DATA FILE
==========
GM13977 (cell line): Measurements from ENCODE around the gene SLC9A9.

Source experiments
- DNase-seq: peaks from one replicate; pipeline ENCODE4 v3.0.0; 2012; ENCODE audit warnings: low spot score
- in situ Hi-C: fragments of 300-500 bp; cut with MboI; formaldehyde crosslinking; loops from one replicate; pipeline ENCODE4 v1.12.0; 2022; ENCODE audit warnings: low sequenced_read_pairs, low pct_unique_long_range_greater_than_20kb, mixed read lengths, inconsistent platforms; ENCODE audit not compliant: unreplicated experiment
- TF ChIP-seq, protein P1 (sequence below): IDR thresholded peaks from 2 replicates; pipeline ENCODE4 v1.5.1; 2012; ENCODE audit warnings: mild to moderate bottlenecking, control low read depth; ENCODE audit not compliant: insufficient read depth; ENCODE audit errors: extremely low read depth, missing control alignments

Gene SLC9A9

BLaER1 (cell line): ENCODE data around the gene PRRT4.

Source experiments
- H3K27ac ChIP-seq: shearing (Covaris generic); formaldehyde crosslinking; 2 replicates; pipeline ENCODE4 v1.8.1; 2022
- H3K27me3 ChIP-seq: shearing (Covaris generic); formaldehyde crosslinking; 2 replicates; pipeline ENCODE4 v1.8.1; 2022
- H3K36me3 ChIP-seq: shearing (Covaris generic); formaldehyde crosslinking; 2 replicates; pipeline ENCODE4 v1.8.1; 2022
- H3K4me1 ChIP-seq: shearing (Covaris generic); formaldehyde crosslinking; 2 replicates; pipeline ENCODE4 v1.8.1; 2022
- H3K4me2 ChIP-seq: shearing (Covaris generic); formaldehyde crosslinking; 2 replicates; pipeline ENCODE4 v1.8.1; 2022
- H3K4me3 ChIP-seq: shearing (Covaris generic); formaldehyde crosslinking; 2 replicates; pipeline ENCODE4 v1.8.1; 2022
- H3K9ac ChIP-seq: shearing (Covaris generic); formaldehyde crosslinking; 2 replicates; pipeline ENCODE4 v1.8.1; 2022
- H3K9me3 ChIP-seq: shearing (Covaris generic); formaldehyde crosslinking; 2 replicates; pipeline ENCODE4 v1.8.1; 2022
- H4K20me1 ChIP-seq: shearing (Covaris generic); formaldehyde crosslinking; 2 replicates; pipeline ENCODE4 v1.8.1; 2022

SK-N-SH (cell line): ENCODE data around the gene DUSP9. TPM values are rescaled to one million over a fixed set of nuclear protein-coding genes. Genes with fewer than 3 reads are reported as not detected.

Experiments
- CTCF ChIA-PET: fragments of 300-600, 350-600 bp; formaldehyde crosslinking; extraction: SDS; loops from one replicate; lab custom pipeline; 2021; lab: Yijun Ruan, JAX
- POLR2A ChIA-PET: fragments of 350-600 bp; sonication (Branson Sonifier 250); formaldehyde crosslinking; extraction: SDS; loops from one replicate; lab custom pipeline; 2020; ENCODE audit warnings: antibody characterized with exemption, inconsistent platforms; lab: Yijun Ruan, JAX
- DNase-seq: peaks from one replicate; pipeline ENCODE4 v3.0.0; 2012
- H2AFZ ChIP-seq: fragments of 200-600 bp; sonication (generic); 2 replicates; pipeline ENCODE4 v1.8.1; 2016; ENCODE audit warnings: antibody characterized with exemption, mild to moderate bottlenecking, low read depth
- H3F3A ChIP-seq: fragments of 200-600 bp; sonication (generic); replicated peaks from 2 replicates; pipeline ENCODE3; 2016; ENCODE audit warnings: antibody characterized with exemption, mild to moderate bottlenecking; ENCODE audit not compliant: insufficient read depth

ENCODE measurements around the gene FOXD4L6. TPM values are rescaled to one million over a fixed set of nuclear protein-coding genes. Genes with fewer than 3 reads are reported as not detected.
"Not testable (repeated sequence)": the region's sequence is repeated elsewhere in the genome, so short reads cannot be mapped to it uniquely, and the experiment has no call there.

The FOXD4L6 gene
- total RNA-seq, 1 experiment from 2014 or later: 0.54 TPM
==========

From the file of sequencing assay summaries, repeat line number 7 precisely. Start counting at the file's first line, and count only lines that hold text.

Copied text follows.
BLaER1 (cell line): ENCODE data around the gene PRRT4.